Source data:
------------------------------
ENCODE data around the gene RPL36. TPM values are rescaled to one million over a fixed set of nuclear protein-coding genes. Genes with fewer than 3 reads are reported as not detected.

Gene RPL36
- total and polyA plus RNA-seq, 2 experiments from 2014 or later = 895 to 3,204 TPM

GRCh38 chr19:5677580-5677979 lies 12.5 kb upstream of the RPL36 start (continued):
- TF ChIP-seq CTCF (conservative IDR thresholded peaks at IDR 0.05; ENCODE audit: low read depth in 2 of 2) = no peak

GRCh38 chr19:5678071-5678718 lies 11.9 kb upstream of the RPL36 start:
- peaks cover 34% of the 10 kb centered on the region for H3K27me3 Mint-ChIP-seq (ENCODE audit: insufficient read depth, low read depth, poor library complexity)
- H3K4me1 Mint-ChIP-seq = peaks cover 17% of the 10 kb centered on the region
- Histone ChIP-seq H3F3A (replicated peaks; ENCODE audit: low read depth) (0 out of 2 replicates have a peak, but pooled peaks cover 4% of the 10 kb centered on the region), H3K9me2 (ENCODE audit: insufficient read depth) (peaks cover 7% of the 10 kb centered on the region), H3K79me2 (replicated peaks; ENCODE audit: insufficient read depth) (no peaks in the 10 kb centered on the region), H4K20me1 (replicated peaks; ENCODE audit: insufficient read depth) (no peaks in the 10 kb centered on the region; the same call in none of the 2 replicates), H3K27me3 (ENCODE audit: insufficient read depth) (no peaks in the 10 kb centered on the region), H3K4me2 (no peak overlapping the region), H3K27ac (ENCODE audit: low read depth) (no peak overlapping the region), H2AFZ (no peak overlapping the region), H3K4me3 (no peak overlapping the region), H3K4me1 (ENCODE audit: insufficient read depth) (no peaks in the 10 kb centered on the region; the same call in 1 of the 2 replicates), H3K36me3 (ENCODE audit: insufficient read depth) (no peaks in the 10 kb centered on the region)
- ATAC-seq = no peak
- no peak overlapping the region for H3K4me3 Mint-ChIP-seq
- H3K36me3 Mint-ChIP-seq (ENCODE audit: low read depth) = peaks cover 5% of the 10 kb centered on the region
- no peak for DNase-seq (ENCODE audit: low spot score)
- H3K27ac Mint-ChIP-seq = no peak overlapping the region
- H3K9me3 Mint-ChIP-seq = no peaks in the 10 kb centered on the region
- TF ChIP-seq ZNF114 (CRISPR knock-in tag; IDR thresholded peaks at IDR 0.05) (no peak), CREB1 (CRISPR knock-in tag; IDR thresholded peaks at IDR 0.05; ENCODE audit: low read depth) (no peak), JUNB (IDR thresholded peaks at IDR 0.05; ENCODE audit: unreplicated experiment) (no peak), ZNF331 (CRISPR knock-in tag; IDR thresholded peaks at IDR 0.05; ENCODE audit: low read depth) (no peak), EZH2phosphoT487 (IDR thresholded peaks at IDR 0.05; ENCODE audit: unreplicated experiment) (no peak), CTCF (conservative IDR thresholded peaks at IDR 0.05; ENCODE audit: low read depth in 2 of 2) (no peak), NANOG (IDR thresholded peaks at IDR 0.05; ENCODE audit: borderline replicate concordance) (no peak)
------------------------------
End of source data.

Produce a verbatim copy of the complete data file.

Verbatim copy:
ENCODE data around the gene RPL36. TPM values are rescaled to one million over a fixed set of nuclear protein-coding genes. Genes with fewer than 3 reads are reported as not detected.

Gene RPL36
- total and polyA plus RNA-seq, 2 experiments from 2014 or later = 895 to 3,204 TPM

GRCh38 chr19:5677580-5677979 lies 12.5 kb upstream of the RPL36 start (continued):
- TF ChIP-seq CTCF (conservative IDR thresholded peaks at IDR 0.05; ENCODE audit: low read depth in 2 of 2) = no peak

GRCh38 chr19:5678071-5678718 lies 11.9 kb upstream of the RPL36 start:
- peaks cover 34% of the 10 kb centered on the region for H3K27me3 Mint-ChIP-seq (ENCODE audit: insufficient read depth, low read depth, poor library complexity)
- H3K4me1 Mint-ChIP-seq = peaks cover 17% of the 10 kb centered on the region
- Histone ChIP-seq H3F3A (replicated peaks; ENCODE audit: low read depth) (0 out of 2 replicates have a peak, but pooled peaks cover 4% of the 10 kb centered on the region), H3K9me2 (ENCODE audit: insufficient read depth) (peaks cover 7% of the 10 kb centered on the region), H3K79me2 (replicated peaks; ENCODE audit: insufficient read depth) (no peaks in the 10 kb centered on the region), H4K20me1 (replicated peaks; ENCODE audit: insufficient read depth) (no peaks in the 10 kb centered on the region; the same call in none of the 2 replicates), H3K27me3 (ENCODE audit: insufficient read depth) (no peaks in the 10 kb centered on the region), H3K4me2 (no peak overlapping the region), H3K27ac (ENCODE audit: low read depth) (no peak overlapping the region), H2AFZ (no peak overlapping the region), H3K4me3 (no peak overlapping the region), H3K4me1 (ENCODE audit: insufficient read depth) (no peaks in the 10 kb centered on the region; the same call in 1 of the 2 replicates), H3K36me3 (ENCODE audit: insufficient read depth) (no peaks in the 10 kb centered on the region)
- ATAC-seq = no peak
- no peak overlapping the region for H3K4me3 Mint-ChIP-seq
- H3K36me3 Mint-ChIP-seq (ENCODE audit: low read depth) = peaks cover 5% of the 10 kb centered on the region
- no peak for DNase-seq (ENCODE audit: low spot score)
- H3K27ac Mint-ChIP-seq = no peak overlapping the region
- H3K9me3 Mint-ChIP-seq = no peaks in the 10 kb centered on the region
- TF ChIP-seq ZNF114 (CRISPR knock-in tag; IDR thresholded peaks at IDR 0.05) (no peak), CREB1 (CRISPR knock-in tag; IDR thresholded peaks at IDR 0.05; ENCODE audit: low read depth) (no peak), JUNB (IDR thresholded peaks at IDR 0.05; ENCODE audit: unreplicated experiment) (no peak), ZNF331 (CRISPR knock-in tag; IDR thresholded peaks at IDR 0.05; ENCODE audit: low read depth) (no peak), EZH2phosphoT487 (IDR thresholded peaks at IDR 0.05; ENCODE audit: unreplicated experiment) (no peak), CTCF (conservative IDR thresholded peaks at IDR 0.05; ENCODE audit: low read depth in 2 of 2) (no peak), NANOG (IDR thresholded peaks at IDR 0.05; ENCODE audit: borderline replicate concordance) (no peak)